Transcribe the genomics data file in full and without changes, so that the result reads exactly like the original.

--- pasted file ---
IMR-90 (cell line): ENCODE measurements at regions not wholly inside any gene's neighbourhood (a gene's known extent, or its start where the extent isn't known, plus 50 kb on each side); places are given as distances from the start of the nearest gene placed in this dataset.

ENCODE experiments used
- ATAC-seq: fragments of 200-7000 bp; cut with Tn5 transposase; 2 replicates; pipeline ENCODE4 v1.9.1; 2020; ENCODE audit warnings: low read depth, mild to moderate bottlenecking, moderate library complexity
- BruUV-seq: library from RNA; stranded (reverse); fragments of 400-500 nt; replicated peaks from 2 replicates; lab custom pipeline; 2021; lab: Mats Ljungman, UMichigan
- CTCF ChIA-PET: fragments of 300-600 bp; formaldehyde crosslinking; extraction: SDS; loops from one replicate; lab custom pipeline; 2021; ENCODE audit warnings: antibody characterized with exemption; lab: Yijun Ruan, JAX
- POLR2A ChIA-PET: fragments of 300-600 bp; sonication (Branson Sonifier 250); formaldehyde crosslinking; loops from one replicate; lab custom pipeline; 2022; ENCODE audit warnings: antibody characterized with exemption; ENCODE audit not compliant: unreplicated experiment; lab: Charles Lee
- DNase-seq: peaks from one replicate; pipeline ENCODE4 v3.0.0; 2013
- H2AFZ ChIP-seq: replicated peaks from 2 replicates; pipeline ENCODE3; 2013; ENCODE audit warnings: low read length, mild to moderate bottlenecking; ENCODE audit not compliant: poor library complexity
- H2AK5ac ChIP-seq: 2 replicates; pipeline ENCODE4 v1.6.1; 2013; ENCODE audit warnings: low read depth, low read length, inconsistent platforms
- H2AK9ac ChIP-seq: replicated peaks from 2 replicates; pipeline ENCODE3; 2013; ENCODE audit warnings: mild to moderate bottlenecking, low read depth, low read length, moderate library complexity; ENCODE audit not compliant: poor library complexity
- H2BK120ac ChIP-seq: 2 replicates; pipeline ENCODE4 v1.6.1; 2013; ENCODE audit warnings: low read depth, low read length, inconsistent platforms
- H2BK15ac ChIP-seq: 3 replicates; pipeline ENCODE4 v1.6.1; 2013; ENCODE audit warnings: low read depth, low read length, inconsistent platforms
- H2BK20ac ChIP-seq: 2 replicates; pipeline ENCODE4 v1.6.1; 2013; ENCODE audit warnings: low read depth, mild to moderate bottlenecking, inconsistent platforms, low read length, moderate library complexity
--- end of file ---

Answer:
IMR-90 (cell line): ENCODE measurements at regions not wholly inside any gene's neighbourhood (a gene's known extent, or its start where the extent isn't known, plus 50 kb on each side); places are given as distances from the start of the nearest gene placed in this dataset.

ENCODE experiments used
- ATAC-seq: fragments of 200-7000 bp; cut with Tn5 transposase; 2 replicates; pipeline ENCODE4 v1.9.1; 2020; ENCODE audit warnings: low read depth, mild to moderate bottlenecking, moderate library complexity
- BruUV-seq: library from RNA; stranded (reverse); fragments of 400-500 nt; replicated peaks from 2 replicates; lab custom pipeline; 2021; lab: Mats Ljungman, UMichigan
- CTCF ChIA-PET: fragments of 300-600 bp; formaldehyde crosslinking; extraction: SDS; loops from one replicate; lab custom pipeline; 2021; ENCODE audit warnings: antibody characterized with exemption; lab: Yijun Ruan, JAX
- POLR2A ChIA-PET: fragments of 300-600 bp; sonication (Branson Sonifier 250); formaldehyde crosslinking; loops from one replicate; lab custom pipeline; 2022; ENCODE audit warnings: antibody characterized with exemption; ENCODE audit not compliant: unreplicated experiment; lab: Charles Lee
- DNase-seq: peaks from one replicate; pipeline ENCODE4 v3.0.0; 2013
- H2AFZ ChIP-seq: replicated peaks from 2 replicates; pipeline ENCODE3; 2013; ENCODE audit warnings: low read length, mild to moderate bottlenecking; ENCODE audit not compliant: poor library complexity
- H2AK5ac ChIP-seq: 2 replicates; pipeline ENCODE4 v1.6.1; 2013; ENCODE audit warnings: low read depth, low read length, inconsistent platforms
- H2AK9ac ChIP-seq: replicated peaks from 2 replicates; pipeline ENCODE3; 2013; ENCODE audit warnings: mild to moderate bottlenecking, low read depth, low read length, moderate library complexity; ENCODE audit not compliant: poor library complexity
- H2BK120ac ChIP-seq: 2 replicates; pipeline ENCODE4 v1.6.1; 2013; ENCODE audit warnings: low read depth, low read length, inconsistent platforms
- H2BK15ac ChIP-seq: 3 replicates; pipeline ENCODE4 v1.6.1; 2013; ENCODE audit warnings: low read depth, low read length, inconsistent platforms
- H2BK20ac ChIP-seq: 2 replicates; pipeline ENCODE4 v1.6.1; 2013; ENCODE audit warnings: low read depth, mild to moderate bottlenecking, inconsistent platforms, low read length, moderate library complexity